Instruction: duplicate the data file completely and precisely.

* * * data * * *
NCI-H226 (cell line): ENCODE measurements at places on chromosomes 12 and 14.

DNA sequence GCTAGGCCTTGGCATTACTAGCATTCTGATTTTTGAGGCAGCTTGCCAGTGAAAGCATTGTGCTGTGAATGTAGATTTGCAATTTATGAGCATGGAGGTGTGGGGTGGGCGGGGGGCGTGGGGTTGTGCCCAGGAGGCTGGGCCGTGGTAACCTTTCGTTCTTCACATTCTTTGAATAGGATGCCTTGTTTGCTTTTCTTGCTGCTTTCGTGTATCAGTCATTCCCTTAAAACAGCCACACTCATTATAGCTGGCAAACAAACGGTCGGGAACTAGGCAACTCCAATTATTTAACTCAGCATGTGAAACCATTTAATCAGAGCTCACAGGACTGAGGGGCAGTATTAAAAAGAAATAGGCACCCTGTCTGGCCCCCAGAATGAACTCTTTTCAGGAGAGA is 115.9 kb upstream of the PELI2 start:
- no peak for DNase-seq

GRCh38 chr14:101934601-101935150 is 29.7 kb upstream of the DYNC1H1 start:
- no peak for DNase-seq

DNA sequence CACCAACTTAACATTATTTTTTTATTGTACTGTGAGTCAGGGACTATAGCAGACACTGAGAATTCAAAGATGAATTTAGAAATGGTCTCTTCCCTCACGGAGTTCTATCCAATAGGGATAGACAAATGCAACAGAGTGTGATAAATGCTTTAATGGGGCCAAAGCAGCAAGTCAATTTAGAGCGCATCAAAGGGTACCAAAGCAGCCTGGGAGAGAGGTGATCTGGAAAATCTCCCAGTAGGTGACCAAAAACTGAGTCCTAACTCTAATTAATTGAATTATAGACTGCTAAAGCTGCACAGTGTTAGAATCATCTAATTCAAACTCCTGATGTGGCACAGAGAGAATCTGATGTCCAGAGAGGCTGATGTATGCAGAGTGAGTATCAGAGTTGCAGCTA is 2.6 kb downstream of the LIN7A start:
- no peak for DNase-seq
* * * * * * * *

NCI-H226 (cell line): ENCODE measurements at places on chromosomes 12 and 14.

DNA sequence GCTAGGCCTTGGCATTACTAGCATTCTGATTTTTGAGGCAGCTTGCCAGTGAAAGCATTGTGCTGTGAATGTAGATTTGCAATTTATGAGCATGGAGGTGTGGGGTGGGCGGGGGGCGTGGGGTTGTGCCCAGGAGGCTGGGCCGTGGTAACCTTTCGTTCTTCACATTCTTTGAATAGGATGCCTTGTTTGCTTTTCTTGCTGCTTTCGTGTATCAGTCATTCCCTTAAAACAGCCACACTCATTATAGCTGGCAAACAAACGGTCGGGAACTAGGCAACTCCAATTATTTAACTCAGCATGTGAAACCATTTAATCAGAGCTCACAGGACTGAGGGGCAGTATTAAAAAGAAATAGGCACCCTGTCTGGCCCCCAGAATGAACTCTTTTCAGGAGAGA is 115.9 kb upstream of the PELI2 start:
- no peak for DNase-seq

GRCh38 chr14:101934601-101935150 is 29.7 kb upstream of the DYNC1H1 start:
- no peak for DNase-seq

DNA sequence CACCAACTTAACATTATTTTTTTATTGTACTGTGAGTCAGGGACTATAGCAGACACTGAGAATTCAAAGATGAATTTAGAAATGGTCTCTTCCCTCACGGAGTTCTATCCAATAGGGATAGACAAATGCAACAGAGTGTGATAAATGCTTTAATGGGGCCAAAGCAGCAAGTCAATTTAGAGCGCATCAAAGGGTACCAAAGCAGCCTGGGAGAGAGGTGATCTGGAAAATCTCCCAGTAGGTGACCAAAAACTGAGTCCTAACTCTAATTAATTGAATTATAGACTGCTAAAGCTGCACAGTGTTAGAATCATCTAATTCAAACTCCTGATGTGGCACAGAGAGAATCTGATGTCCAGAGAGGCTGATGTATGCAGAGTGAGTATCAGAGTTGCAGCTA is 2.6 kb downstream of the LIN7A start:
- no peak for DNase-seq